President Chen Shui-bian (陳水扁) announced yesterday that he would accept the invitation of Libyan leader Moammar Gadhafi to make a state visit in the near future to the north African country - a diplomatic ally of the Republic of China until 1978.
Gadhafi's son, Seif al-Islam, conveyed the invitation as he met Chen during a three-day trip to Taiwan in his capacity as Gadhafi's envoy and president of a Libya-based charitable non-governmental organization.
The president publicly accepted the invitation after meeting with Gadhafi at the Office of the President yesterday morning. No date was given for the visit, which is likely infuriate rival China.
Libya established diplomatic relations with the R.O.C. government in 1959 and severed them in 1978, soon after it recognized the People's Republic of China the same year.
The president also disclosed that the two sides had agreed to open representative offices in each other's capitals soon. Such a move would re-establish a semi-official R.O.C. presence in Libya's capital Tripoli.
The R.O.C. previously had an economic office there from 1980 to 1997, when it was forced to shut it down as a result of China's repeated protests to the Libyan government, Ministry of Foreign Affairs spokesman Michel Lu (呂慶龍) said.
Lu added that Libya took the initiative recently to propose that the two countries should re-establish trade offices in each other's capital.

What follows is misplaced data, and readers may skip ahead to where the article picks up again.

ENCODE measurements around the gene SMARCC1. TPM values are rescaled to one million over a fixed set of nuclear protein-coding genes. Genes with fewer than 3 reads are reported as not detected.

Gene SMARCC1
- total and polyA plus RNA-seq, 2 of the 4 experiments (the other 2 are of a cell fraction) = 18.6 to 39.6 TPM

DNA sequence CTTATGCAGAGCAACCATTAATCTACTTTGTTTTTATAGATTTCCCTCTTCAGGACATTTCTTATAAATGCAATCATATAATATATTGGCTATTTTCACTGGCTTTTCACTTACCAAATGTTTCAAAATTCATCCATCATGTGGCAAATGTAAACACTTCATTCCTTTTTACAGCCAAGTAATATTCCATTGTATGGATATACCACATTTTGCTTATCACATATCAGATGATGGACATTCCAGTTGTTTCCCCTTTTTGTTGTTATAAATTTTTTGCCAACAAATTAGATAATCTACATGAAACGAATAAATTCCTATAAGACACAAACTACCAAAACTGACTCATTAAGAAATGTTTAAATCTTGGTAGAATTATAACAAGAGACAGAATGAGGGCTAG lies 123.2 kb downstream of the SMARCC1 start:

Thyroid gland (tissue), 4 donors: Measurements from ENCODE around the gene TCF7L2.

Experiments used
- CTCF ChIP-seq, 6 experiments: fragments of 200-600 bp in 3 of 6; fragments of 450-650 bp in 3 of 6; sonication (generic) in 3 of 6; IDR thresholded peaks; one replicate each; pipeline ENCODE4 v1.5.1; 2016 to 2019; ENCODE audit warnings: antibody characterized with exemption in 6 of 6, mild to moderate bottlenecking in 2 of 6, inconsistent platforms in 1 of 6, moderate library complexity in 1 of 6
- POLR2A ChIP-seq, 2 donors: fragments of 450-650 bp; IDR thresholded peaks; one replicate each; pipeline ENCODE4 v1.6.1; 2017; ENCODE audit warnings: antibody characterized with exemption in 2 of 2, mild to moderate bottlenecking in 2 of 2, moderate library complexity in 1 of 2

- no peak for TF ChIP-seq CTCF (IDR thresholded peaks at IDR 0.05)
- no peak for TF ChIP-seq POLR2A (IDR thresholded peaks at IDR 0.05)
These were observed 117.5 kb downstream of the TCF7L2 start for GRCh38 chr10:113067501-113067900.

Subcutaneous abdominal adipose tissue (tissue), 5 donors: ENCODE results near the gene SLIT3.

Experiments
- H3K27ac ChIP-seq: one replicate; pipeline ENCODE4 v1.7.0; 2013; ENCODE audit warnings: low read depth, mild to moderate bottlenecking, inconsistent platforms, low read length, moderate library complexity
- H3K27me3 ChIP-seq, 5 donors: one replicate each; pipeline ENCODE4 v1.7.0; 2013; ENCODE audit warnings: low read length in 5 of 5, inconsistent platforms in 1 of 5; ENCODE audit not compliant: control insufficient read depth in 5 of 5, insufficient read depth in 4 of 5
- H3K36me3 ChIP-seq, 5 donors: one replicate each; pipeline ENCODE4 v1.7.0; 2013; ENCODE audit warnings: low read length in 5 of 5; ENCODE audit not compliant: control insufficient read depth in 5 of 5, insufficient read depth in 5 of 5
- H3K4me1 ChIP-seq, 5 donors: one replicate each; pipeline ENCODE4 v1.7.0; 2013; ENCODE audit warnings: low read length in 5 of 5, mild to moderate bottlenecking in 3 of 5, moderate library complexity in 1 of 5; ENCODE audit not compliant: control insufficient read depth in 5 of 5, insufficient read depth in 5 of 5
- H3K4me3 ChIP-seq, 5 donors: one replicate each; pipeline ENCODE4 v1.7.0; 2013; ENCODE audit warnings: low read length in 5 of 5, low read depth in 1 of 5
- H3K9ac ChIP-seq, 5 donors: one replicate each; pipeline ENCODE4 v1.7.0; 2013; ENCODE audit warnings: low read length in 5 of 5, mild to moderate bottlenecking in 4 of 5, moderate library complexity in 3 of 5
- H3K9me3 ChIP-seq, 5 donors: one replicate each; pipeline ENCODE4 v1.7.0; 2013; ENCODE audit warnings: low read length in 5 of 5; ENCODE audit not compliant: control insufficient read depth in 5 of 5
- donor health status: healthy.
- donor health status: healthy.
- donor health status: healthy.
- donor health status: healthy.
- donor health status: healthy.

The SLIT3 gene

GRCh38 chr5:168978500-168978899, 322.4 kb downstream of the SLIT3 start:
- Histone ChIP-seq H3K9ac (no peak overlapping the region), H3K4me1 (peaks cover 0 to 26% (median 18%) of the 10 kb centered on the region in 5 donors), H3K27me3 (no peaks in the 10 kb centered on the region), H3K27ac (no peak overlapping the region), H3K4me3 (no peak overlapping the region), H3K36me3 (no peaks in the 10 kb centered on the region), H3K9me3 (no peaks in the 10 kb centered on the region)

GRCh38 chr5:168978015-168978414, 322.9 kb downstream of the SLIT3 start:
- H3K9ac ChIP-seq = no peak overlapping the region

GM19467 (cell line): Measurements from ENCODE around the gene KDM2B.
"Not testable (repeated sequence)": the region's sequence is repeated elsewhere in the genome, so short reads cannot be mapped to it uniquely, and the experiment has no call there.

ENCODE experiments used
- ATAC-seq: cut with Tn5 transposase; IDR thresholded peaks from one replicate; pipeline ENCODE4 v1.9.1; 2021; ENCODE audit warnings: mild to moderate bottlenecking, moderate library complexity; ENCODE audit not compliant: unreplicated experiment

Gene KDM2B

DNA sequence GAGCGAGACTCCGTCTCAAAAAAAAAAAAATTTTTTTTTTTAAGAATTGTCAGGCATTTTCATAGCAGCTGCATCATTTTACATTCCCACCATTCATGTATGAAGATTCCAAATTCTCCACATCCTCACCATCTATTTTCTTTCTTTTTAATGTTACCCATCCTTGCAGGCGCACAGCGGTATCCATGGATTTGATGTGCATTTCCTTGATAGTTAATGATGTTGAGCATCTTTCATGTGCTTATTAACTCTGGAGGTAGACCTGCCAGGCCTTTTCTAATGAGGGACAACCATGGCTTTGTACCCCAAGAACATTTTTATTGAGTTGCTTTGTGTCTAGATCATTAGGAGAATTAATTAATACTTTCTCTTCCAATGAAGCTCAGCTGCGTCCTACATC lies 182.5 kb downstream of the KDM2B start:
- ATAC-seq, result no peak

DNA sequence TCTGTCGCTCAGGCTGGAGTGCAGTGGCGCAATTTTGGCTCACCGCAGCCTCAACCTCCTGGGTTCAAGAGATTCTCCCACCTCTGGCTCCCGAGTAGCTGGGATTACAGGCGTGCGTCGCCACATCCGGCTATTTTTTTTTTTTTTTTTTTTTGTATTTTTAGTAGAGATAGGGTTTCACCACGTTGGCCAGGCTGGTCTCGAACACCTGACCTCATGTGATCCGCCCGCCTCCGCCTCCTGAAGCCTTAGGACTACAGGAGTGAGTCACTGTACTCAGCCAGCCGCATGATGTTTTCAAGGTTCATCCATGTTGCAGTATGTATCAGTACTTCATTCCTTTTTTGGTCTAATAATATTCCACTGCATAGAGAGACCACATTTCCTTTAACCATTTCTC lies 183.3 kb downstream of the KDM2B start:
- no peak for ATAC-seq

Gadhafi, widely seen as his father's successor, arrived in Taiwan on Monday, marking a milestone in relations between Taiwan and Libya after official ties were cut off 27 years ago, the Office of the President said.
Following yesterday's historic meeting, Chen announced that Taiwan and Libya would intensify interaction in many areas, including trade and economic cooperation, aviation, tourism, education and culture, and military and security issues.
Ironically, the announcement coincided with a visit by Chinese Foreign Minister Li Zhaoxing to Libya, where he was expected to deliver an invitation to Libya's leader to attend a Sino-African cooperation forum in China next month, the official Libyan news agency JANA reported.
Meanwhile, Presidential Deputy Secretary-General James Huang (黃志芳) said Gadhafi's visit was made possible by the relentless efforts of some government officials.
"Top ranking officials have promoted strengthening relations between Taiwan and Libya for almost a year, eventually contributing to Seif al-Islam's icebreaking trip to Taiwan," he noted.
Questioned over Libya's reputation as a pariah in the international community, Huang clarified that Libya had largely improved its global image in recent years following its full support of anti-terrorism measures after the September 11, 2001 attacks in New York.
Gadhafi told the president that his father is willing to further exchanges with Taiwan, hoping that Libya can be Taiwan's gateway to Africa.
He added that he hoped Chen's meeting with his father would lead to comprehensive cooperation in the oil, petrochemical, information technology and security sectors.
Taiwan's state-run Chinese Petroleum Corp is considering cooperation projects with Libya, which has rich oil reserves, the United Evening News quoted Taipei officials as saying.
Chen also told Gadhafi that Taiwan's people would welcome a visit by his father.